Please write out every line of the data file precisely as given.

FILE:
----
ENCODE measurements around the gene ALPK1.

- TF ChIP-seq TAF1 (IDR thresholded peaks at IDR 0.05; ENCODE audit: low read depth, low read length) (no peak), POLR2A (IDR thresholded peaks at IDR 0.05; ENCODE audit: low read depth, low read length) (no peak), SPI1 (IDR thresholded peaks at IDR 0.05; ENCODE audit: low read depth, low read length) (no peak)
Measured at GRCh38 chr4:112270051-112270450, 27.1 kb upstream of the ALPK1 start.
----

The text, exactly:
ENCODE measurements around the gene ALPK1.

- TF ChIP-seq TAF1 (IDR thresholded peaks at IDR 0.05; ENCODE audit: low read depth, low read length) (no peak), POLR2A (IDR thresholded peaks at IDR 0.05; ENCODE audit: low read depth, low read length) (no peak), SPI1 (IDR thresholded peaks at IDR 0.05; ENCODE audit: low read depth, low read length) (no peak)
Measured at GRCh38 chr4:112270051-112270450, 27.1 kb upstream of the ALPK1 start.